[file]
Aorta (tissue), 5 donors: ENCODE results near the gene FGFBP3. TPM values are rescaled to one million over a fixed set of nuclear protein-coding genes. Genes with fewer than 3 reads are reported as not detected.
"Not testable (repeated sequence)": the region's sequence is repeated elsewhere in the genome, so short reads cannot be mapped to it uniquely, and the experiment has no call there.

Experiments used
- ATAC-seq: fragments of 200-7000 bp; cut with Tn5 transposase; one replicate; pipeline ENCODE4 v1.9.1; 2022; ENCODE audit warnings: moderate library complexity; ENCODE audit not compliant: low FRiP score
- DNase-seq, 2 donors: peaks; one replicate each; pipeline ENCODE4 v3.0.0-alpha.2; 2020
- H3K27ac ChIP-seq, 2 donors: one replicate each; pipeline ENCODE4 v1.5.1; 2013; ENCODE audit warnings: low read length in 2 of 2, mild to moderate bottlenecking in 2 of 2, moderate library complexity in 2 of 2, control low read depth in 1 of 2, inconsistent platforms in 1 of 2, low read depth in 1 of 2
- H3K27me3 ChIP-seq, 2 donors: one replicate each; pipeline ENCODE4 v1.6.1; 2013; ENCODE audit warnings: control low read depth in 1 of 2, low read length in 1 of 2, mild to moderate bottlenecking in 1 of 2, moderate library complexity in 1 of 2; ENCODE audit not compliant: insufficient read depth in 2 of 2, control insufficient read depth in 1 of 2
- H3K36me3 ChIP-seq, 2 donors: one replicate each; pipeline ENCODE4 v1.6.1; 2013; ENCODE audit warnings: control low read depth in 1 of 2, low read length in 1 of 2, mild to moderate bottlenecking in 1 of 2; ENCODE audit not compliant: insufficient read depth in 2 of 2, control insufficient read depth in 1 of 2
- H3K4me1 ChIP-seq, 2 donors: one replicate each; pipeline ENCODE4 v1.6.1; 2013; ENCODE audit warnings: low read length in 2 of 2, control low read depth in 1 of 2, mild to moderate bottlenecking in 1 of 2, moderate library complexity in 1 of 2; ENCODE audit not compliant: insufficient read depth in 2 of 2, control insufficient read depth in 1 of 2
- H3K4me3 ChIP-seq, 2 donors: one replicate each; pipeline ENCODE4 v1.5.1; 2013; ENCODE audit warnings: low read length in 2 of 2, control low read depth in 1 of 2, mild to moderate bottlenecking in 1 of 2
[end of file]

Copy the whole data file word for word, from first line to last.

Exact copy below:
Aorta (tissue), 5 donors: ENCODE results near the gene FGFBP3. TPM values are rescaled to one million over a fixed set of nuclear protein-coding genes. Genes with fewer than 3 reads are reported as not detected.
"Not testable (repeated sequence)": the region's sequence is repeated elsewhere in the genome, so short reads cannot be mapped to it uniquely, and the experiment has no call there.

Experiments used
- ATAC-seq: fragments of 200-7000 bp; cut with Tn5 transposase; one replicate; pipeline ENCODE4 v1.9.1; 2022; ENCODE audit warnings: moderate library complexity; ENCODE audit not compliant: low FRiP score
- DNase-seq, 2 donors: peaks; one replicate each; pipeline ENCODE4 v3.0.0-alpha.2; 2020
- H3K27ac ChIP-seq, 2 donors: one replicate each; pipeline ENCODE4 v1.5.1; 2013; ENCODE audit warnings: low read length in 2 of 2, mild to moderate bottlenecking in 2 of 2, moderate library complexity in 2 of 2, control low read depth in 1 of 2, inconsistent platforms in 1 of 2, low read depth in 1 of 2
- H3K27me3 ChIP-seq, 2 donors: one replicate each; pipeline ENCODE4 v1.6.1; 2013; ENCODE audit warnings: control low read depth in 1 of 2, low read length in 1 of 2, mild to moderate bottlenecking in 1 of 2, moderate library complexity in 1 of 2; ENCODE audit not compliant: insufficient read depth in 2 of 2, control insufficient read depth in 1 of 2
- H3K36me3 ChIP-seq, 2 donors: one replicate each; pipeline ENCODE4 v1.6.1; 2013; ENCODE audit warnings: control low read depth in 1 of 2, low read length in 1 of 2, mild to moderate bottlenecking in 1 of 2; ENCODE audit not compliant: insufficient read depth in 2 of 2, control insufficient read depth in 1 of 2
- H3K4me1 ChIP-seq, 2 donors: one replicate each; pipeline ENCODE4 v1.6.1; 2013; ENCODE audit warnings: low read length in 2 of 2, control low read depth in 1 of 2, mild to moderate bottlenecking in 1 of 2, moderate library complexity in 1 of 2; ENCODE audit not compliant: insufficient read depth in 2 of 2, control insufficient read depth in 1 of 2
- H3K4me3 ChIP-seq, 2 donors: one replicate each; pipeline ENCODE4 v1.5.1; 2013; ENCODE audit warnings: low read length in 2 of 2, control low read depth in 1 of 2, mild to moderate bottlenecking in 1 of 2